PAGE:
Often it seems easier to attempt to do everything. However, you won’t accomplish much unless you learn the delicate art of delegation.
A quick disclaimer: When you start to delegate, make sure the task is somehow worthwhile. Otherwise people will resent you for asking that they spend their time doing work which doesn’t benefit anyone. If it’s not worth doing yourself then carefully evaluate why, before you ask someone else to do it. This will help you avoid being manipulative or demanding. Also, don’t assign demeaning tasks which lower the individual’s confidence in his or her abilities. If your helper is willing but inexperienced, take the time to teach and develop their skills so they’re actually useful. To put it simply, delegated tasks or projects should be purposeful, and beneficial, not menial or unnecessary.
So when to delegate, instead of DIY? When you’ve run out of time, resources, or energy to get everything worthwhile accomplished. That is when it’s time to ask for and oversee help. And……Here’s how!
1.) Use reason to persuade someone to join your project.
You need them invested in the undertaking. In order for them to be invested, you need a good reason why they should help you. The individual must resound with your idea or motivation for the project. So asking a software engineer to help raise money for a classical dance group is not going to excite his interest or desire to help. Scrutinize your potential helpers and make sure you can provide them with a reason they should care about what your doing.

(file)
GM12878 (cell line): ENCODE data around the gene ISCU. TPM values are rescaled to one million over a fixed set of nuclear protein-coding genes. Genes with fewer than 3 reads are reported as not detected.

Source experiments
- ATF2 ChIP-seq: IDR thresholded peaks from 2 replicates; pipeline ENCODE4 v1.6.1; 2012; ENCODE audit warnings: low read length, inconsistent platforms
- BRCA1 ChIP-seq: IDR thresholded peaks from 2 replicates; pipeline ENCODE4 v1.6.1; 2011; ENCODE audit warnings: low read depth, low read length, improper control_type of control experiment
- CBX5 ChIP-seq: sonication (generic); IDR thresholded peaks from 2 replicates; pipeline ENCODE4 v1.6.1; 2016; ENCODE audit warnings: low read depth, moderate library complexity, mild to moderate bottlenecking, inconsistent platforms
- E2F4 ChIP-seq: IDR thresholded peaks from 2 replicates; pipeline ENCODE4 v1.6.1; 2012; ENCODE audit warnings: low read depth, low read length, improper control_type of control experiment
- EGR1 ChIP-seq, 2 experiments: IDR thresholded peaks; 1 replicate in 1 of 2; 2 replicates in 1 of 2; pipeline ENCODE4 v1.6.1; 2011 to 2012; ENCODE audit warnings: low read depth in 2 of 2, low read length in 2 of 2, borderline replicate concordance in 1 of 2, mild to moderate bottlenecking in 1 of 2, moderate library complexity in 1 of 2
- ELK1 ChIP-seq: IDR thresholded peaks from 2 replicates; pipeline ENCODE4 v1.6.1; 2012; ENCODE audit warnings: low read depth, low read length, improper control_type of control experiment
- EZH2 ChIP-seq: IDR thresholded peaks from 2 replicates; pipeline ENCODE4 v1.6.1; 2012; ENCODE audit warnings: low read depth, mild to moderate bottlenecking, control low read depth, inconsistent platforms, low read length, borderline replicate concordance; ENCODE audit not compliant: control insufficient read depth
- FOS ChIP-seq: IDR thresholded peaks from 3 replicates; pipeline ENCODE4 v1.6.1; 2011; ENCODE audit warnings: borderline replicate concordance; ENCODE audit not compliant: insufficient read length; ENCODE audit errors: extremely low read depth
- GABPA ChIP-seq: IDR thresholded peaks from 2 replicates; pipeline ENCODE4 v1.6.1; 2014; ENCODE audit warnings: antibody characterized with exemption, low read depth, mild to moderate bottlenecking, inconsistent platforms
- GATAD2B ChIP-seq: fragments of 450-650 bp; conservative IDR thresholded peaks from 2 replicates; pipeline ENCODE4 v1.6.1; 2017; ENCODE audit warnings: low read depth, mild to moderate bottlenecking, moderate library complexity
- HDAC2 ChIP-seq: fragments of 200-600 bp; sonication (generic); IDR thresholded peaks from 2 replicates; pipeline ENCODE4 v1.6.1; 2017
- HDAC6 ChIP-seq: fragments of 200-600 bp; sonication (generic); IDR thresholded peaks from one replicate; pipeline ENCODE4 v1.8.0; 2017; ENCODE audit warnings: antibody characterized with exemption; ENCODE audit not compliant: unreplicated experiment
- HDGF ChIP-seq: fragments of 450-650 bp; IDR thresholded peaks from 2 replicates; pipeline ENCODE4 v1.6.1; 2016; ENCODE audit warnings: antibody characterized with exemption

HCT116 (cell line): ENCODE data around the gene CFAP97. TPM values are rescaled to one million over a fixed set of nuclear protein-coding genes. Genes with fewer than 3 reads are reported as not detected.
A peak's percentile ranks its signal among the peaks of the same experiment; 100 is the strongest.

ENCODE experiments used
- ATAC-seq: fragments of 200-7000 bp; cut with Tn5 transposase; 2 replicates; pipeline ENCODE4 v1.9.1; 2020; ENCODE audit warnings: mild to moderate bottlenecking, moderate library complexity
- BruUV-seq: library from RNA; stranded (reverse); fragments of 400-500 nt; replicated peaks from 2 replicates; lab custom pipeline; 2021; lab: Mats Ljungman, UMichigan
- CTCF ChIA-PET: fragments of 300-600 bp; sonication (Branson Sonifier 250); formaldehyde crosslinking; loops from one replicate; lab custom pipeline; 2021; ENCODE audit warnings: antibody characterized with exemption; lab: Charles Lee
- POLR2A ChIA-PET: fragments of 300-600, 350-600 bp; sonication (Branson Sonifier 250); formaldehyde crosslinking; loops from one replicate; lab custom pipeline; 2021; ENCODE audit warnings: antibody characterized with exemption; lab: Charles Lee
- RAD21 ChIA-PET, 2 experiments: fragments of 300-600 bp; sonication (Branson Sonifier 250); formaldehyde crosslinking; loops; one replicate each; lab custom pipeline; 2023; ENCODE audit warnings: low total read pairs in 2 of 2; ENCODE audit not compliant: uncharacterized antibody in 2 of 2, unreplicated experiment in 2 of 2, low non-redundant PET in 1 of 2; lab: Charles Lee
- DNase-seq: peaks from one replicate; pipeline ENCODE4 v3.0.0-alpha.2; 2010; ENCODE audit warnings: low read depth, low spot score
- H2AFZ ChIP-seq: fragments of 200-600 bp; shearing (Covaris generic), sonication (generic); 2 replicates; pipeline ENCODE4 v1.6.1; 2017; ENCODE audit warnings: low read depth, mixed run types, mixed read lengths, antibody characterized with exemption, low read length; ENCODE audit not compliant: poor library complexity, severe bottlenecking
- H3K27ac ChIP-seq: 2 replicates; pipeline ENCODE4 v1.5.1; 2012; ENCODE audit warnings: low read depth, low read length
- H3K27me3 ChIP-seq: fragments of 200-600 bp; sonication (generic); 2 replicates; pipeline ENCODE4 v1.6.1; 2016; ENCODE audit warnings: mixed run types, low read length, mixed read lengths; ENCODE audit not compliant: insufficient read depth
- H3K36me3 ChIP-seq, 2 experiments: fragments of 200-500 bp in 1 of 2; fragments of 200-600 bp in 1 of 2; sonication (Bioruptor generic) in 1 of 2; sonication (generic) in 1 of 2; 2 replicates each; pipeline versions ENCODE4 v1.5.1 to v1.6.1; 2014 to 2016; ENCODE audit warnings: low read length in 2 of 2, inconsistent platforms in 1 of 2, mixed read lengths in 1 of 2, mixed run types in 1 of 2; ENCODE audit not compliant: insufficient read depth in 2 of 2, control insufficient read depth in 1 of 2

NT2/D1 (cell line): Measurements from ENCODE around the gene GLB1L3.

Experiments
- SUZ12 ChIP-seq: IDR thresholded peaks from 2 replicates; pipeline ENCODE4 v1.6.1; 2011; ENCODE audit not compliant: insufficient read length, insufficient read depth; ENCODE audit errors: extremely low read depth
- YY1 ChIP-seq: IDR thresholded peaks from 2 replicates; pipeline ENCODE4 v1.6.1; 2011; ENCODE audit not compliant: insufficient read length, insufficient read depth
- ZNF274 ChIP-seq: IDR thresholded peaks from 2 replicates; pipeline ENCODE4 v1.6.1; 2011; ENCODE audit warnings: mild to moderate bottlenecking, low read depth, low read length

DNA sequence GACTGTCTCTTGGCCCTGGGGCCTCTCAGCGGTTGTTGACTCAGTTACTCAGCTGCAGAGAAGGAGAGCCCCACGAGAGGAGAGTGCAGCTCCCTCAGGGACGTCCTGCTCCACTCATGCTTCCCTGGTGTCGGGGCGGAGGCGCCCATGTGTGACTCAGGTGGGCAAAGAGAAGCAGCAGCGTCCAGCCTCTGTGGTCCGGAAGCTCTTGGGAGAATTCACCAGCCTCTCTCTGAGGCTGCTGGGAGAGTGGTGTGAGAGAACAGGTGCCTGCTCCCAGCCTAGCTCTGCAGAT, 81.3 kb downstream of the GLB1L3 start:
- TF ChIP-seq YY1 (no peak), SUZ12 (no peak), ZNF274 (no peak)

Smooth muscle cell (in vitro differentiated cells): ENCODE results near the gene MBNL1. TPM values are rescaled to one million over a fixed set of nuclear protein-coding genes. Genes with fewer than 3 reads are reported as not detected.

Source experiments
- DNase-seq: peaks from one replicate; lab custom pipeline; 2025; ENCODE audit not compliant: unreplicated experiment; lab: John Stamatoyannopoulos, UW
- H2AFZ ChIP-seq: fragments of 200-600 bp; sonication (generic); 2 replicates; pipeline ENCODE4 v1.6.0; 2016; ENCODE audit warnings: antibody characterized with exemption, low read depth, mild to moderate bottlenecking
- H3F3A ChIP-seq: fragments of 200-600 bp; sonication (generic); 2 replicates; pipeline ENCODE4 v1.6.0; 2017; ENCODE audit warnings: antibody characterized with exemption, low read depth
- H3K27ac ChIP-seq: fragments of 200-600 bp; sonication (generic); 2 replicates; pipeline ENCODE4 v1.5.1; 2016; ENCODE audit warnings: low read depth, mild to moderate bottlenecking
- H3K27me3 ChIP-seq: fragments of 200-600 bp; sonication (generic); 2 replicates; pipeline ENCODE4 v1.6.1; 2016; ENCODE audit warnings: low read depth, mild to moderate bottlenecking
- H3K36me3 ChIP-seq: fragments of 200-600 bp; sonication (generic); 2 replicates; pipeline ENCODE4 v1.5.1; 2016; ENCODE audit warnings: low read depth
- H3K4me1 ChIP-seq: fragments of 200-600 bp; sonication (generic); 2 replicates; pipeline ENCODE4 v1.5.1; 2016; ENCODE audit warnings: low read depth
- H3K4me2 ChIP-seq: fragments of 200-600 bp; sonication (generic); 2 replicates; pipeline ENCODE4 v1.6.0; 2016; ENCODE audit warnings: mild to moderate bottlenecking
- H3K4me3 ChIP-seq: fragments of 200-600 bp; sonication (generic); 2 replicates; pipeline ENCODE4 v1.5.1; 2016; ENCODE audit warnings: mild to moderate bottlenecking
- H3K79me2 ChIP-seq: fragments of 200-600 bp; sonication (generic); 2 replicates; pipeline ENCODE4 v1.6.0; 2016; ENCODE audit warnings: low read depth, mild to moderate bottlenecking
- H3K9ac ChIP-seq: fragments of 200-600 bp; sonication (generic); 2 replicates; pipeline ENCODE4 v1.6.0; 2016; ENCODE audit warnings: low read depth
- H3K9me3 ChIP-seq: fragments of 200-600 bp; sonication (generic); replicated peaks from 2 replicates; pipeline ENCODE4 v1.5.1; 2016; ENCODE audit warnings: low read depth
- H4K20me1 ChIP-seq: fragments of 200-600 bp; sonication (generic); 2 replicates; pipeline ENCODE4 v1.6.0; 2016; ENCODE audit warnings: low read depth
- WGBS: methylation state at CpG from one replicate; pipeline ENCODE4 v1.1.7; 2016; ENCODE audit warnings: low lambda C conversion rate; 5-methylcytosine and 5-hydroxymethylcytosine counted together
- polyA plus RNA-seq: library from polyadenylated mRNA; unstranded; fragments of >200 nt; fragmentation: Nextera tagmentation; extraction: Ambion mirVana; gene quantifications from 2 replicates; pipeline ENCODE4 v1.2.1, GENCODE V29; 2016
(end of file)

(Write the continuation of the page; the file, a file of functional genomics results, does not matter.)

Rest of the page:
2.) Appeal to their pride.
Every person has a unique set of abilities and characteristics. When asking for help, explain what those characteristics and abilities are that made you choose them and why those will be such an asset to the project. Everyone has worked hard in certain capacities and an occasional pat on the back for their development is good whether you need something or not. But people are more likely to help when they feel valued.
3.) Realize the idea of hierarchy in the project will only hurt it.
When people are invested in an idea, and are aware of what their unique capabilities can do for the project, you will just confuse them if you don’t ask for their advice. So make sure to ask for their advice and give good thought to their suggestions.Remember they do care! Allow them to make certain decisions on their own to help them feel important to the project (which indeed they are).
4.) Be appreciative.
That may be the most important. It seems very simple, but it is overlooked so often. Take the time to notice when they do a good job, or have been remarkably helpful. Never allow an opportunity to slip by where you can tell someone that they have done well. Many people will happily be inconvenienced for just a few words of kindness and praise.
5.) Do not micromanage.
Once you have delegated a task, allow and trust that they will complete it. This trust will accomplish more than if you were constantly checking up on them. People are offended if you don’t trust their ability to do a project you assigned or when you are impatient about completion.
Bethany is an office manager for DiguDesign, a graphic design studio located in Rochester NY. She’s also the author of “Surpass Ordinary Standards” a blog about living a life of excellence.
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